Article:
“I like having higher intensity workouts sprinkled in throughout the entire year. I do this with all of my athletes,” Legan says. “The ‘traditional’ periodized model with a heavy emphasis on base miles in the winter is traditional for professionals who have the means, the time, and flexibility to travel where it’s warm in the winter, or who have the time to spend outside in winter doing base miles.”

The high intensity training that she sprinkles in throughout the year ebbs and flows, rises and falls at different levels and at different times, but it exists in some form or another throughout the season.

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For those taking on multi-day events like bikepacking races, this leads to an important consideration: Deciding when to sprinkle HIT into your training plan. Remember that there will be an opportunity to gain fitness during the race. If you’re not racing for the win, you don’t need to come into the event firing on all cylinders. So plan to come in slightly under-trained so that you don’t burnout after the first five days.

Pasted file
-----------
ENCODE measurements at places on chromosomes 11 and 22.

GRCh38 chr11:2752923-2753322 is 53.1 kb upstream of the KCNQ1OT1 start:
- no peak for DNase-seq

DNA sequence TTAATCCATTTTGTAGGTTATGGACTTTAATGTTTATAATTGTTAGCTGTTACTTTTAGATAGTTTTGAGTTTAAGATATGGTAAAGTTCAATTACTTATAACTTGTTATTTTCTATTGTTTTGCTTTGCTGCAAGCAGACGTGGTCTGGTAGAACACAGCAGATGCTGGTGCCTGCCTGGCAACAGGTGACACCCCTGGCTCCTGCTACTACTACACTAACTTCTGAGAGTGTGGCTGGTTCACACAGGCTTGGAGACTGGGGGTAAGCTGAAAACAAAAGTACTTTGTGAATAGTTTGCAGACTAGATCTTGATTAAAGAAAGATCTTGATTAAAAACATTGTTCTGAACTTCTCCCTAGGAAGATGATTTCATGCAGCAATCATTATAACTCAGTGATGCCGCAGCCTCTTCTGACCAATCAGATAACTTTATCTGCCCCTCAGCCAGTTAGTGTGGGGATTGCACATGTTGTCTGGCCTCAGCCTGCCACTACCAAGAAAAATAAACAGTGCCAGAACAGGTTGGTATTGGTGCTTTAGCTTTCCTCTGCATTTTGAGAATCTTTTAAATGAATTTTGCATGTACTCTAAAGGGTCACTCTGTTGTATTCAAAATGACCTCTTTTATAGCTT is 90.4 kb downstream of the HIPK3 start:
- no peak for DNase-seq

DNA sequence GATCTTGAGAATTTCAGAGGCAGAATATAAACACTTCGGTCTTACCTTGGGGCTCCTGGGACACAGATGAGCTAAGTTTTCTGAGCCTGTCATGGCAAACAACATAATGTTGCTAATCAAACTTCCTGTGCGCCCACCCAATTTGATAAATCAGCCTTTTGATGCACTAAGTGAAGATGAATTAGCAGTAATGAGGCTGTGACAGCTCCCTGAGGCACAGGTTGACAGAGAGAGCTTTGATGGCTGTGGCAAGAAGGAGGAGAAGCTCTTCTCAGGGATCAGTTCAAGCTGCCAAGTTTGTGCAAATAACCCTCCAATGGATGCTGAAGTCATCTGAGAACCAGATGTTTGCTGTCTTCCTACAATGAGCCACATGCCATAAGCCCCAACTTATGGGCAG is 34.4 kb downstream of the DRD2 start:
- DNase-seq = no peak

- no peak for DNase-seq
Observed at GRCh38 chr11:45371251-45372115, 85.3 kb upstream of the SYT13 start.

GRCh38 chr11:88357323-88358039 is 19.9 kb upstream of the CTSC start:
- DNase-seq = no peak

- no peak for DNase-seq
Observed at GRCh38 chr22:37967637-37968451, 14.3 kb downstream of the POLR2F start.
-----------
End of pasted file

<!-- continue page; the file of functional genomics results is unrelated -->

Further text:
“You don’t have to show up super lean, super fit, and ready to go. You want to be strong and resilient—more than race fit,” Legan says.

High-intensity training for ultra-endurance athletes is more physiologically and mentally stressful, so doing a lot of interval training in the final buildup for one of these races is not ideal. Rather, come in fresh, healthy, and rested—mentally and physically—so as to maximize your durability.

If you adopt Legan’s approach, you won’t need to add much intensity as you approach your target race. If you take a more traditional periodized approach, you probably only need to add several weeks of HIT before your target race, since those adaptations come about so quickly. Just don’t cram at the very end, hoping to “top-off” your form in the weeks leading into your big event.

Which HIT workout is best for ultra-athletes?

There are as many answers to that question as there are coaches. Tabatas? Sure. Four by eight threshold intervals? Yes, indeed. What you like to execute, and what you can confidently execute with quality, is in many ways as important as the type of interval you do.

For inspiration you can always check out the Fast Talk Labs workout library, but remember that quality and consistency reign supreme over complexity and specificity.